Failing to file seemingly minor forms can leave entrepreneurs vulnerable to crimes that can destroy their credit, their reputation, and even their businesses. (Item #4)   How can business taxpayers minimize the chance of becoming a victim of identity theft? (Item #5) can guide you through ways to prevent and recover from identity theft. (Item #6)

For the full issue, click here.

Wednesday, May 31, 2017

National Safety Month

May 31, 2017 - June is National Safety Month and a good time to think about safety in your workplace. These articles cover workplace injuries, active shooter preparations, fire, medical and other emergencies. If you haven’t visited the topic of workplace safety in a while, June is a good time to do so, and this issue can help.

Protecting employees by eliminating or controlling hazards through engineering or work practice controls should be everyone's goal, employer, and employee alike. (Item #1)   If a mass shooting occurred at your workplace, would your workforce know what to do?  (Item #2)   Check out these tips for dealing with emergency situations in the workplace. (Item #3)

Do you know what to do to lessen the likelihood of an office fire breaking out -- and how to react if one does? (Item #4)   How can an AED help keep my employees safe? (Item #5)   Here are six guidelines to help you create a safer working environment for you and your employees. (Item #6)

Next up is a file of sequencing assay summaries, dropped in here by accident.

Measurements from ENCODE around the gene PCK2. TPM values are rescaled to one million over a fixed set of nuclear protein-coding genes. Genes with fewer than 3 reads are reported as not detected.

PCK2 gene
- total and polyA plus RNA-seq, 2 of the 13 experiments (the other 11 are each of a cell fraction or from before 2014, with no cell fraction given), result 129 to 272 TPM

For the full issue, click here.

Wednesday, May 24, 2017

Mass Communication Systems

May 24, 2017 - Ever since the shootings at Virginia Tech, mass communication systems have been evolving into tools that can help save lives and businesses. What is your method of communicating to your employees about a disaster or disruption? If you don’t have some kind of system, you should take a look at this week’s articles that discuss these systems and how to choose them.

The author discusses how organizations can use employee communications platforms to identify who is affected, communicate instructions quickly, and receive quantifiable responses from those who might be at risk. (Item #1)   Here are just a few ways you can promote your ENS that you can mix and match to ensure your recipients are aware of the new service and the benefits to them. (Item #2)   Ensuring employees know what to do to rebound and then effectively communicate with customers, partners, suppliers, etc. is critical in any business continuity plan. (Item #3)

Here is some helpful advice about selecting and evaluating mass communication vendors. (Item #4) Here are several best practices to help garner voluntary internal participation for your mass notification program. (Item #5)   Let’s take a quick look at some of the ways a mass notification system can enhance evacuation procedures. (Item #6)

For the full issue, click here.